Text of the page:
Massachusetts and New York have always had similarities. Tragically, the Boston Marathon bombers had plans to also terrorize Times Square in Manhattan, New York City. Both states saw their respective Basketball teams battle against each other in the first round of the NBA playoffs. Also, both states are known for having millionaire politicians that made their success in the private sector before entering public service. However, in terms of Health care reform, the differences are vast.
Massachusetts has the lowest uninsured rate in the nation. Since the implementation of Mitt Romney’s Health care reform bill in 2006, the state has increased coverage by an additional 5 percentage points. In 2006, the state’s uninsured rate stood at 11%. Seven years later, the state’s uninsured rate has lowered to roughly 4%. Many studies have since been published hailing “Romneycare” as a success. As a result, the Massachusetts health policy experiment became the precursor to the Health Exchange concept found in the Affordable Care Act (ACA) signed into law by the Obama administration in 2010.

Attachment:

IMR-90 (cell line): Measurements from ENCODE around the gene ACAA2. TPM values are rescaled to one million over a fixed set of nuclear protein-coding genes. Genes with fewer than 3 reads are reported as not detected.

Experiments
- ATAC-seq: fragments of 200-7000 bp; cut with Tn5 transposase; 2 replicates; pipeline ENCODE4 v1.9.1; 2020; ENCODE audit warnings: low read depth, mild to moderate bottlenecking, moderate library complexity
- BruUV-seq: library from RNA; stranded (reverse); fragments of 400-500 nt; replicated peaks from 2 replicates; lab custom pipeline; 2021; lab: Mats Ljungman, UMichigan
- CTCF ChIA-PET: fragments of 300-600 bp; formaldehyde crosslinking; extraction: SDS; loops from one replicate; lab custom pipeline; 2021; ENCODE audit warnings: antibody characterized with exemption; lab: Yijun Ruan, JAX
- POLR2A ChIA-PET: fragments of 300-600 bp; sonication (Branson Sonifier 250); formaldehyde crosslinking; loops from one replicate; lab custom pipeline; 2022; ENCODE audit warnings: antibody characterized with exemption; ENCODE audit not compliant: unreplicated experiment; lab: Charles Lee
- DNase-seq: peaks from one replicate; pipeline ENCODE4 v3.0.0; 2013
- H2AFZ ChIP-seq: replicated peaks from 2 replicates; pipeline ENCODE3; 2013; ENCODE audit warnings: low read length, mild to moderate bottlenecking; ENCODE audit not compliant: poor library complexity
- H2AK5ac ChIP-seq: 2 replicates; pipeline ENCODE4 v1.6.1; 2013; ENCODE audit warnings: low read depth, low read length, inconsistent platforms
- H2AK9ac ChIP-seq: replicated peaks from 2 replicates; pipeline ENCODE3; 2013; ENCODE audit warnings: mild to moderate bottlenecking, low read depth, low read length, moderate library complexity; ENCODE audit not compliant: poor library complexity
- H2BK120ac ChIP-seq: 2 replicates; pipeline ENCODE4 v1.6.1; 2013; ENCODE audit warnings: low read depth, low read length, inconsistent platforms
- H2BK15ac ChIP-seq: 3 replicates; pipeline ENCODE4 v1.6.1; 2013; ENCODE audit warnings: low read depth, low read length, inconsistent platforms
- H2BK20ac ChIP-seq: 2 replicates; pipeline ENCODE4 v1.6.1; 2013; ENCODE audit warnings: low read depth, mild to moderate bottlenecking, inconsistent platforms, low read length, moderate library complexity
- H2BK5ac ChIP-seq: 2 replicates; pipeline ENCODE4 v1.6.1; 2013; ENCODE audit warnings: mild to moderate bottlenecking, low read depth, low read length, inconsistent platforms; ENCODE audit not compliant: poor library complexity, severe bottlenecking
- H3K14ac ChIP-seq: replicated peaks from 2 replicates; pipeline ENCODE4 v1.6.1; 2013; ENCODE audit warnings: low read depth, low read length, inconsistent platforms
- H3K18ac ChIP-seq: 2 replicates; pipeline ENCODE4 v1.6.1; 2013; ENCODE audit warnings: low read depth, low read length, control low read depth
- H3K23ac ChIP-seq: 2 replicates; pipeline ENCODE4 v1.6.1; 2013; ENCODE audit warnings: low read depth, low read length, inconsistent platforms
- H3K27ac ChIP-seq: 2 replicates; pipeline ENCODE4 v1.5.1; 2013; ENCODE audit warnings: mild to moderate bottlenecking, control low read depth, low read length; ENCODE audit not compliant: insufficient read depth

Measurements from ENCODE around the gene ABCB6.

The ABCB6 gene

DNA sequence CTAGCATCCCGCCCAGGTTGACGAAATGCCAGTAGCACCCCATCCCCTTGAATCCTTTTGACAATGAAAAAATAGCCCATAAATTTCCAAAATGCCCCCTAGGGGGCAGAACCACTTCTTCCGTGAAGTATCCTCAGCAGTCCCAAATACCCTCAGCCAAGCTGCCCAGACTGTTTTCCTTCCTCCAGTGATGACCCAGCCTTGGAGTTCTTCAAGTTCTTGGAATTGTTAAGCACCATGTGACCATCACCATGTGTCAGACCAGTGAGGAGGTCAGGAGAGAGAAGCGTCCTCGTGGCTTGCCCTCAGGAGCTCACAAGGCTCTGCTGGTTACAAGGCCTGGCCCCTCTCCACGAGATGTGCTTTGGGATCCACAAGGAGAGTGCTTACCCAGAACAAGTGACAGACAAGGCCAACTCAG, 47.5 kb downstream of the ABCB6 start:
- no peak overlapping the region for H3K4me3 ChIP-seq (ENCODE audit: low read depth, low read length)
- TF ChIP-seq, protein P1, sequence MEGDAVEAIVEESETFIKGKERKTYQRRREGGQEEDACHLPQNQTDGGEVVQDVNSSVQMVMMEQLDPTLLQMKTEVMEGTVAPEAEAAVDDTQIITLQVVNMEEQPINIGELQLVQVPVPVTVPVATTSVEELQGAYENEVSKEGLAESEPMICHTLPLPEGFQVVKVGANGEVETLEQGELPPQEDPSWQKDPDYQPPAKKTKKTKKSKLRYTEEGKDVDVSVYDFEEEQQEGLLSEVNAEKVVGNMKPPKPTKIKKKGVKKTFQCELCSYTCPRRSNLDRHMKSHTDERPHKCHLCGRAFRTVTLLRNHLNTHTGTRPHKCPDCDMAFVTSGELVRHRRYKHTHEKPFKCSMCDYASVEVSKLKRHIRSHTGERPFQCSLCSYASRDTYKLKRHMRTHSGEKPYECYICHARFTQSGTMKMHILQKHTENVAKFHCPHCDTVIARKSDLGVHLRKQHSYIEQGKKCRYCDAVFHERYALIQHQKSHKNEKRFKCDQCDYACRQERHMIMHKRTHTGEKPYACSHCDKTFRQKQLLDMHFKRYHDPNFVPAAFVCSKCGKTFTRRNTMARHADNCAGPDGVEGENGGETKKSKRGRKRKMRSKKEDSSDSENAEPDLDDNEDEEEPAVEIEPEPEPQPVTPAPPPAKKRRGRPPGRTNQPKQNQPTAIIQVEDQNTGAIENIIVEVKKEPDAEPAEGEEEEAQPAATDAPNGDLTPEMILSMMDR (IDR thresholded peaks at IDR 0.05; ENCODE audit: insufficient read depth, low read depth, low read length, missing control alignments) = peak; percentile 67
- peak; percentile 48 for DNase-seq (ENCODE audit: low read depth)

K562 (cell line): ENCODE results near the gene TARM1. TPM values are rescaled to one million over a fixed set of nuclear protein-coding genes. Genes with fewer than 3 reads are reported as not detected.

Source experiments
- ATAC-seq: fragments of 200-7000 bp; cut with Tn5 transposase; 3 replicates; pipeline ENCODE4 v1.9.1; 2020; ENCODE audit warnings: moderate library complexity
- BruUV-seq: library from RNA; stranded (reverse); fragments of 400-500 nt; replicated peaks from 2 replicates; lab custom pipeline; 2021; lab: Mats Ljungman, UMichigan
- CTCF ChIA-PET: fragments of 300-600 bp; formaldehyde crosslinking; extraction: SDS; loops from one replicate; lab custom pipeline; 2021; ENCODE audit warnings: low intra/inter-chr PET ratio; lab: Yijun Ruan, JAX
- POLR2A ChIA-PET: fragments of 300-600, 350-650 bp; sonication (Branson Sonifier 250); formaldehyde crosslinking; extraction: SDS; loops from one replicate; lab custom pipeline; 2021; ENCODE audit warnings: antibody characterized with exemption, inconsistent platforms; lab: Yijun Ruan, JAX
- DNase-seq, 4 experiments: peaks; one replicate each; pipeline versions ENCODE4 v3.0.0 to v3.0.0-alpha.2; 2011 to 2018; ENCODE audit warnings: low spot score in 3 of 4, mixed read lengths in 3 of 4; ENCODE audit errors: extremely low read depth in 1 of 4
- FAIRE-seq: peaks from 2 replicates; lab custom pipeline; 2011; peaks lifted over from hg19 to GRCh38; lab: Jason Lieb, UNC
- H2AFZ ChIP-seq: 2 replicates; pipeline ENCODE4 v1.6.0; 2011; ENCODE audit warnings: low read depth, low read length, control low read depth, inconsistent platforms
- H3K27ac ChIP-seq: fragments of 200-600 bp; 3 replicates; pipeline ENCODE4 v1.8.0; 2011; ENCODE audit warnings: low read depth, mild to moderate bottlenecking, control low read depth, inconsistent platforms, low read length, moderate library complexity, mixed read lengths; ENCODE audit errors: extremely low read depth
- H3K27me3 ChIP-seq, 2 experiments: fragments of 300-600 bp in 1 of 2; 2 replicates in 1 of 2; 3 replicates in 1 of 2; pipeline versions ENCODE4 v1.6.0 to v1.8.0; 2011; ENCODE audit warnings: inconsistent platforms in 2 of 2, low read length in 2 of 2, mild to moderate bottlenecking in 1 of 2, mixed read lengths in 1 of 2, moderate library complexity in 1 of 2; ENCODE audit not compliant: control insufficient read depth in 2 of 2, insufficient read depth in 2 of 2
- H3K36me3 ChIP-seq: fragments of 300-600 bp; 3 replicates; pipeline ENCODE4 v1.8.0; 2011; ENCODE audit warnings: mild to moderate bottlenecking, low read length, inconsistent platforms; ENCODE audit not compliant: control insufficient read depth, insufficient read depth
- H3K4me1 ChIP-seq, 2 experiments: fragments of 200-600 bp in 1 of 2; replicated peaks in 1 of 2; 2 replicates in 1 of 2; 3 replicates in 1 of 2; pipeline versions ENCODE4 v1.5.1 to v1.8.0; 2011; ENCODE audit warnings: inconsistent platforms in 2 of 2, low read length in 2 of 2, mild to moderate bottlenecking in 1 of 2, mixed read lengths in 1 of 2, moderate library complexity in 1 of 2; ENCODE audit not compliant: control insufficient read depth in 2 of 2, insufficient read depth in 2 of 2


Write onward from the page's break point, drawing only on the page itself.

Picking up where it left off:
The United States is now less than 5 months away from the first Health Exchange open enrollment date. As 49 other states gear up for this heavy lift, they continue to outline metrics and measures hoping to define success. If New York were to increase health coverage by an additional 5 percentage points, that would translate to an additional 978,000 individuals enrolled and a 9% uninsured rate. However, benchmarking success to Massachusetts is not that easy. New York is not Massachusetts, and as a result there are many Health care reform implications.
As seen in the chart above, New York and Massachusetts have very similar health coverage rates with Public Programs (Medicare/Medicaid) and Individual private insurance. However, the disparities that lead to the higher uninsured rates in New York are found in Employer-sponsored Health coverage. Massachusetts Employers cover 10% more of their state than New York (58% vs.48%).